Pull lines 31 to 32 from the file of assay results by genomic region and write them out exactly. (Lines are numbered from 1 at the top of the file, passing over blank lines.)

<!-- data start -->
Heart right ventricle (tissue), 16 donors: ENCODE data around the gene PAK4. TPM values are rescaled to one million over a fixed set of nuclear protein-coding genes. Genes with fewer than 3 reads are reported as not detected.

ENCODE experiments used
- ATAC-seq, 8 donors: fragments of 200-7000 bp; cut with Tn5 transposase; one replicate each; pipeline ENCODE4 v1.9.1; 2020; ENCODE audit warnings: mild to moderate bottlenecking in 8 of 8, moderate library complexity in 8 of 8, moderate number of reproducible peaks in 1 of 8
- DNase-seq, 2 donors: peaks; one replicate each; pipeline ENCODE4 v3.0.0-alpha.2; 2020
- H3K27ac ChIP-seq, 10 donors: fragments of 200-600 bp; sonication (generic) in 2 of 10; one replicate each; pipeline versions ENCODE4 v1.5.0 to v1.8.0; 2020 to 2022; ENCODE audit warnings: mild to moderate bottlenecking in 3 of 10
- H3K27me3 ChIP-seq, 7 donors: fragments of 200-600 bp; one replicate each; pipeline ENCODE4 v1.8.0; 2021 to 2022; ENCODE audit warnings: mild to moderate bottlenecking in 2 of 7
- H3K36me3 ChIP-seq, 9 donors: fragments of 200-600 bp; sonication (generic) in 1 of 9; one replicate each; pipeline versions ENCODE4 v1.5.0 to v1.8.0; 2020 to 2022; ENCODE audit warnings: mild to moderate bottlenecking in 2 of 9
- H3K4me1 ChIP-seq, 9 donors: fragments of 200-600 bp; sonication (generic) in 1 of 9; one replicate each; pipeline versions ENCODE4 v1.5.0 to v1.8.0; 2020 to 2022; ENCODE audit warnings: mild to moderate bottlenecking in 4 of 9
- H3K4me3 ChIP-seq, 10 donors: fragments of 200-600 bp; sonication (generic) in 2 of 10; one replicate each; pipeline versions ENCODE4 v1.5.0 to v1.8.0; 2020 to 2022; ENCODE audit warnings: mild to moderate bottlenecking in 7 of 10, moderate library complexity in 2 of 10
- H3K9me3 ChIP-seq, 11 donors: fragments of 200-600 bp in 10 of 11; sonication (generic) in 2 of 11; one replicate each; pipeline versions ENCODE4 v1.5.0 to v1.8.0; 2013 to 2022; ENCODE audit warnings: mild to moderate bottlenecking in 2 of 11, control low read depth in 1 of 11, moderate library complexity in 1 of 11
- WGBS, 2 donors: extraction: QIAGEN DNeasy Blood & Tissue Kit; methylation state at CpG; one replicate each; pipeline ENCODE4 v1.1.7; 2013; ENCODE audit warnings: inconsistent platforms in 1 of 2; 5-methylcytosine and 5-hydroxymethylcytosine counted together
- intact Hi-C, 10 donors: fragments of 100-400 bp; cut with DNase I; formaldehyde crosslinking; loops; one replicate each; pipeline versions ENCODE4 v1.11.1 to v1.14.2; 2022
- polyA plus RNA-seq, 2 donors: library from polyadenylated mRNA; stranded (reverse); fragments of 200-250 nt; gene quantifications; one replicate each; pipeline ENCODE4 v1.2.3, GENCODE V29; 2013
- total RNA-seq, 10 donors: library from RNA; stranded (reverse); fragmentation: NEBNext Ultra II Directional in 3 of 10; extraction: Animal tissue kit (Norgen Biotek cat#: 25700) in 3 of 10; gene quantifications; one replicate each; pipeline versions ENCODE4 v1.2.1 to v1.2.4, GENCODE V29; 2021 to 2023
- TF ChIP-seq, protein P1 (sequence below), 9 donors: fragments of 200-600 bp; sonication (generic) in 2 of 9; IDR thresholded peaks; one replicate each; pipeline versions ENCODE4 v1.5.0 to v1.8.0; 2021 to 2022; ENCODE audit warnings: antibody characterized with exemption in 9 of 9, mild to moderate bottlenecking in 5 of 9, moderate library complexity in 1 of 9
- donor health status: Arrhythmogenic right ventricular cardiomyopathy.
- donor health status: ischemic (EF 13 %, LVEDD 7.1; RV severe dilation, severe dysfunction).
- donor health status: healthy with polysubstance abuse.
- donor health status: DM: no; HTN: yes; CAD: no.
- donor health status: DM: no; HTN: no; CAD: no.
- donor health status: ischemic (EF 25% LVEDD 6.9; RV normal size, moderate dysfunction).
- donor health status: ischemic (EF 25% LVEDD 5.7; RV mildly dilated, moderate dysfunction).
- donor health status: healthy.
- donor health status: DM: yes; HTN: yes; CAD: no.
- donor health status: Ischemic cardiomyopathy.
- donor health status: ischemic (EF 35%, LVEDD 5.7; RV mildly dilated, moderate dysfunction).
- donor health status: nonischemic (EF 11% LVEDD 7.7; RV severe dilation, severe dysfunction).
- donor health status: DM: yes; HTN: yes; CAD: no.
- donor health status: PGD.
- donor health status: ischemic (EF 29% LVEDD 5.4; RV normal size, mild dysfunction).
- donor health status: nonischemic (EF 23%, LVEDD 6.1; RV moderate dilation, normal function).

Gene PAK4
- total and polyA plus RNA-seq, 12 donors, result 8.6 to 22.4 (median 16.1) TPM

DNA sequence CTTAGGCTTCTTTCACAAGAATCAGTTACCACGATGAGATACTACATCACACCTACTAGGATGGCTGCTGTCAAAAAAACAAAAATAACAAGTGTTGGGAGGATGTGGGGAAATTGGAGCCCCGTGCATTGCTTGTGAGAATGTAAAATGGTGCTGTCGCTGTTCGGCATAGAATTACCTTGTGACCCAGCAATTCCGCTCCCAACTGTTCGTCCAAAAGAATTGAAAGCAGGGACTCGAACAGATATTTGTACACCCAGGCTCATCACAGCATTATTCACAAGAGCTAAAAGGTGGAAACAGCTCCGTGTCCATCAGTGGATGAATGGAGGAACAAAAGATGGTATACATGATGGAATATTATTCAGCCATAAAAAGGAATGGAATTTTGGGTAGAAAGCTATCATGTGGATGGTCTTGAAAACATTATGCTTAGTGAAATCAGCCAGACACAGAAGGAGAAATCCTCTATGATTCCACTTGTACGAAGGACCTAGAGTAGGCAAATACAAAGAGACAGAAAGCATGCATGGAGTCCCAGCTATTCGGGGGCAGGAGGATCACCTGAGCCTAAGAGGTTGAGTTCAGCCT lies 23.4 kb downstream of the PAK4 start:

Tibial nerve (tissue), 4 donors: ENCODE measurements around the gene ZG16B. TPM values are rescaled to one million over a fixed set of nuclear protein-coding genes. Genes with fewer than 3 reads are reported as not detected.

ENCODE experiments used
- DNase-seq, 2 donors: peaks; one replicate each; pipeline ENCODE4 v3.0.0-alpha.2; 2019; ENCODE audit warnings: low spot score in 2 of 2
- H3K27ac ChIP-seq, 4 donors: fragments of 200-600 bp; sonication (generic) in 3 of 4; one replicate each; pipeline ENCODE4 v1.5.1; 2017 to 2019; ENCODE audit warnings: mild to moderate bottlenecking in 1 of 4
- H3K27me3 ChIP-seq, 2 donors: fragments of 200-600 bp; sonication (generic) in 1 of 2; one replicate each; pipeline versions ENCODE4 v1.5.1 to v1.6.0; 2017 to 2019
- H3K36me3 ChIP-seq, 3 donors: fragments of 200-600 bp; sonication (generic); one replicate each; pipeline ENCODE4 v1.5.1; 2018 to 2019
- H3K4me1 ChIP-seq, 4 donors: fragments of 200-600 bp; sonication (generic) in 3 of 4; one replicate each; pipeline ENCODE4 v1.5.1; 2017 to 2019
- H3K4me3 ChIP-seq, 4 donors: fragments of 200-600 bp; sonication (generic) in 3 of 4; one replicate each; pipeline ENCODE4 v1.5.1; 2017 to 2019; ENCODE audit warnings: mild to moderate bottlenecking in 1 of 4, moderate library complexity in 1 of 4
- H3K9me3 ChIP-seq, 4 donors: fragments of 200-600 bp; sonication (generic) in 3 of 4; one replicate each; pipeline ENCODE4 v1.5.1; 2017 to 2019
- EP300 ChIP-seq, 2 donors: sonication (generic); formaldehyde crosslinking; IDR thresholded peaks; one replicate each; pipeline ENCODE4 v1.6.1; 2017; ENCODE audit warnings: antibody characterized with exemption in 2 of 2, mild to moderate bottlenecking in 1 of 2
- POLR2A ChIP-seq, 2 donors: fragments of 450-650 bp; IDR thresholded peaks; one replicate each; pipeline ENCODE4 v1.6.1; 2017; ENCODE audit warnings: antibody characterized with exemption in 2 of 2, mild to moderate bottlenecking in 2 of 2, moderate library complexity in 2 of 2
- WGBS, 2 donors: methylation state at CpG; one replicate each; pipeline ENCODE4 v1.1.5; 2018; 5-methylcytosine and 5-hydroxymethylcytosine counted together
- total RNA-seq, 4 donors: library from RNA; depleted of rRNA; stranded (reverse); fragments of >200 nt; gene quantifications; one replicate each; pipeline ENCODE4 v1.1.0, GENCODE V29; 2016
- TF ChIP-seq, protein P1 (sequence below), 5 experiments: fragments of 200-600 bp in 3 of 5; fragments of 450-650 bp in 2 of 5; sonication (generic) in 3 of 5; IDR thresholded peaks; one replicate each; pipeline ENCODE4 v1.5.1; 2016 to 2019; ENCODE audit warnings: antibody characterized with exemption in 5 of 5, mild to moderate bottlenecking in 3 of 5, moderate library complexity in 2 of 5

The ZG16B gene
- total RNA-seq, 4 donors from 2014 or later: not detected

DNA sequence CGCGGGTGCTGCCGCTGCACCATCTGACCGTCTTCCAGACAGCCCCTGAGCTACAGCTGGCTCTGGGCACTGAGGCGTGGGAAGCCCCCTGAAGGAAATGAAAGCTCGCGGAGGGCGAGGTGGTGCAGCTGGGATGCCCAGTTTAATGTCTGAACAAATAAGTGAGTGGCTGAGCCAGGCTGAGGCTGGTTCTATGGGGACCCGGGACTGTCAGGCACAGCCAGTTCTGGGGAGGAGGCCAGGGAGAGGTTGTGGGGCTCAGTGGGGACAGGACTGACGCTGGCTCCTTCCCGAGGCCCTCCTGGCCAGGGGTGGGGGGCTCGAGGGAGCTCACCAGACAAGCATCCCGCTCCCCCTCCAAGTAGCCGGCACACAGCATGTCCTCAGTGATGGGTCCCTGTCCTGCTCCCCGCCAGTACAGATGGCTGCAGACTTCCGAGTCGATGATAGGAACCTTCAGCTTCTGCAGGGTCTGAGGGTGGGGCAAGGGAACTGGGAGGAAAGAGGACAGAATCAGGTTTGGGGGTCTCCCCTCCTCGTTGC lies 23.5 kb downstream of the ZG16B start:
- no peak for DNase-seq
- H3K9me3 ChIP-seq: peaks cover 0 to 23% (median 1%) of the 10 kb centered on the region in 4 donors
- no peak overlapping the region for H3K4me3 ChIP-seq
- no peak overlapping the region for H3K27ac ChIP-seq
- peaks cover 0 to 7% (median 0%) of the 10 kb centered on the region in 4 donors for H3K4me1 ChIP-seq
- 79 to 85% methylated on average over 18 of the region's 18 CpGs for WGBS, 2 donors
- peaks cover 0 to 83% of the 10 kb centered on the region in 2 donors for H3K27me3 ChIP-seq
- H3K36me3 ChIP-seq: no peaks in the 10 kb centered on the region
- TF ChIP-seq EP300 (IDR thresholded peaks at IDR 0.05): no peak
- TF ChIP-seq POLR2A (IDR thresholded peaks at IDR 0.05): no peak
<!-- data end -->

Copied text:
- donor health status: nonischemic (EF 23%, LVEDD 6.1; RV moderate dilation, normal function).

Gene PAK4